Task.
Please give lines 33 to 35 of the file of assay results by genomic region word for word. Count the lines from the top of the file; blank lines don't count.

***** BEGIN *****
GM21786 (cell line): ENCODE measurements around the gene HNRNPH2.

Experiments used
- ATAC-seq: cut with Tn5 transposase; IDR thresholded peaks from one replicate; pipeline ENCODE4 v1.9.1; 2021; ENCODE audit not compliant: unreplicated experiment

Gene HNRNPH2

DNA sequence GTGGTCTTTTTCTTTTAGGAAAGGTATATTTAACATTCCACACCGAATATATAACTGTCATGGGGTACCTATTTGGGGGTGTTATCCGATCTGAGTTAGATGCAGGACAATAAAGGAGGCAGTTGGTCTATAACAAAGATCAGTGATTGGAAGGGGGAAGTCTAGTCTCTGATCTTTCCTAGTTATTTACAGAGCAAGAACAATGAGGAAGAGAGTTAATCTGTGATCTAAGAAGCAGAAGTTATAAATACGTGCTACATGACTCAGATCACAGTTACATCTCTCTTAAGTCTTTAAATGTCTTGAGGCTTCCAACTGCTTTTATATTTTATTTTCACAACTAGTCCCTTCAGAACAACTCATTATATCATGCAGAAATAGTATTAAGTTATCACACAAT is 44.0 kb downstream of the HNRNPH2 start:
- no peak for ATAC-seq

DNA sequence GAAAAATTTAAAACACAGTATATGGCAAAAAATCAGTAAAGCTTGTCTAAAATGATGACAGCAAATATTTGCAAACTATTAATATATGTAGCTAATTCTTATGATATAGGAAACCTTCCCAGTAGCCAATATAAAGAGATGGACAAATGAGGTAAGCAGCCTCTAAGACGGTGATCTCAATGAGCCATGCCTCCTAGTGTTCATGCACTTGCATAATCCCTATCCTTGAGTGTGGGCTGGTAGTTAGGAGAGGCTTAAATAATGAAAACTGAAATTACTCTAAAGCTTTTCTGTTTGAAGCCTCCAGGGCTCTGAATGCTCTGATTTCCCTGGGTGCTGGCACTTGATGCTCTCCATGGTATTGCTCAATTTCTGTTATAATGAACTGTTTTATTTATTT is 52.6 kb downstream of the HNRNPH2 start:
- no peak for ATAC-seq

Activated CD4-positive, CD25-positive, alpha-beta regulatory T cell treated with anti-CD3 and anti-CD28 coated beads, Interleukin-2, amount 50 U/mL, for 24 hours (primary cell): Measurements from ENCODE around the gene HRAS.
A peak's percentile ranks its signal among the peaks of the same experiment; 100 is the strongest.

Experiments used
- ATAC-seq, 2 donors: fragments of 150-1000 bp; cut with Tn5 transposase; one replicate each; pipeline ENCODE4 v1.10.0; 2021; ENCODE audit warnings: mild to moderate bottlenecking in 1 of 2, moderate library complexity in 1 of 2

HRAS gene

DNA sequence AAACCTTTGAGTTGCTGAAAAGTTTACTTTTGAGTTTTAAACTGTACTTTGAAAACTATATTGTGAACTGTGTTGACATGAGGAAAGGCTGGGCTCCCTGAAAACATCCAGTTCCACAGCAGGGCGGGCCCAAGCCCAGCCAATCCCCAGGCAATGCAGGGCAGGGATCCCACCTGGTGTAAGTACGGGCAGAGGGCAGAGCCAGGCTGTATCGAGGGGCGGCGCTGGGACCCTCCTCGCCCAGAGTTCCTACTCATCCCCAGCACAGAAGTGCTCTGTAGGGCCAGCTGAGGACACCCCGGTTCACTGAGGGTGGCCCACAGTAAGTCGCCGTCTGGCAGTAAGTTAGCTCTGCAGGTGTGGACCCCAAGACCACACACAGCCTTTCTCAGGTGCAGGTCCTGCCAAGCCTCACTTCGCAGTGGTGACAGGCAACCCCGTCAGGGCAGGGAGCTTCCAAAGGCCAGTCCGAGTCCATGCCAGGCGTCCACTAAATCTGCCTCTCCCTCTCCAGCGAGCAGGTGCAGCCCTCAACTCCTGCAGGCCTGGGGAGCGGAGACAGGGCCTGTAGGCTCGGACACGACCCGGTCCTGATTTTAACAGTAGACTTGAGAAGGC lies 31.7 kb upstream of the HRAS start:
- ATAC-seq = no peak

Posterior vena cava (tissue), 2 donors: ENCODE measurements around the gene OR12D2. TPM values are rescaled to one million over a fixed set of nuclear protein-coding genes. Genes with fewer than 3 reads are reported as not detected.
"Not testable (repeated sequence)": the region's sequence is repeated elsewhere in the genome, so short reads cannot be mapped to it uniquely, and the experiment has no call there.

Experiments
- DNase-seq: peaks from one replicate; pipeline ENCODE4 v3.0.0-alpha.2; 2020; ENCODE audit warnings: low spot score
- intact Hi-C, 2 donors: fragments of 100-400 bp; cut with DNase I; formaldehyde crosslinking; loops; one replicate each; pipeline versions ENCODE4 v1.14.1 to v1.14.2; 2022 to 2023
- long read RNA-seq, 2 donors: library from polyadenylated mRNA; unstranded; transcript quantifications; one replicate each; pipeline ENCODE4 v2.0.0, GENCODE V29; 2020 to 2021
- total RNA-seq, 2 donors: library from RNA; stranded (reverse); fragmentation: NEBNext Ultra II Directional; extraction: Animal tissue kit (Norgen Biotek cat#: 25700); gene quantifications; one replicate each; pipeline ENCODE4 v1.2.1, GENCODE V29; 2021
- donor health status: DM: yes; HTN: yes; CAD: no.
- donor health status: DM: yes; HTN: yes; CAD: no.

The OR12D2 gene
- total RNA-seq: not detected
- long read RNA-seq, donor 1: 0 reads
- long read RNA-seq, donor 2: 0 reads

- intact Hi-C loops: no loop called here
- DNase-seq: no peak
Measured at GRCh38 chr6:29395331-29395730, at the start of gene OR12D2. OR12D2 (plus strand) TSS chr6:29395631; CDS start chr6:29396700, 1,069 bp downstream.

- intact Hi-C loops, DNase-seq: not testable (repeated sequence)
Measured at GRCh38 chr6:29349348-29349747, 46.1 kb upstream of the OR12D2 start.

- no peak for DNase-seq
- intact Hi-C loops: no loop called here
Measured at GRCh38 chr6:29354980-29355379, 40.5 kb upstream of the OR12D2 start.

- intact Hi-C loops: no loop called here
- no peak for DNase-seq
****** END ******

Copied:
Measured at GRCh38 chr6:29349348-29349747, 46.1 kb upstream of the OR12D2 start.

- no peak for DNase-seq
- intact Hi-C loops: no loop called here